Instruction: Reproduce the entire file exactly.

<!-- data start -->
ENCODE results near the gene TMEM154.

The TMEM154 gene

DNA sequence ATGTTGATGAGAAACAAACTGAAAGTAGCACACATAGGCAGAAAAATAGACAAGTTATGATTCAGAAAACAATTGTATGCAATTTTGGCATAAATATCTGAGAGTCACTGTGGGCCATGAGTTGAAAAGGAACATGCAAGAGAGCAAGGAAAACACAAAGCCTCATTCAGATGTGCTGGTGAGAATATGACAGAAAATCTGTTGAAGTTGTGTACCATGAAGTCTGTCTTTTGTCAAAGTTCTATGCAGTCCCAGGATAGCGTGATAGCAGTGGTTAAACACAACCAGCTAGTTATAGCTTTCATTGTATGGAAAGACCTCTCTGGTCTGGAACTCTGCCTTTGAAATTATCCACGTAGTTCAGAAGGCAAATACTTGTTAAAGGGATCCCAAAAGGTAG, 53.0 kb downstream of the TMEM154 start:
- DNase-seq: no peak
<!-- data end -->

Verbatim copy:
ENCODE results near the gene TMEM154.

The TMEM154 gene

DNA sequence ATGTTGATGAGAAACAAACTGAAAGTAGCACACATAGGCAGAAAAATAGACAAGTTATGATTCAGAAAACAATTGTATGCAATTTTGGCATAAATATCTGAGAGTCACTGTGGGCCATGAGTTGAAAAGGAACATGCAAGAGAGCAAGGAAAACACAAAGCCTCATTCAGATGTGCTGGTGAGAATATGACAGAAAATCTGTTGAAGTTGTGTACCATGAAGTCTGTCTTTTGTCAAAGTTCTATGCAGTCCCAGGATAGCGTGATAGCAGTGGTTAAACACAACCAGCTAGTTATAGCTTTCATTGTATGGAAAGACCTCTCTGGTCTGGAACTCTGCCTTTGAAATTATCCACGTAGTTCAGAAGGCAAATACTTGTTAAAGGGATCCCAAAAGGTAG, 53.0 kb downstream of the TMEM154 start:
- DNase-seq: no peak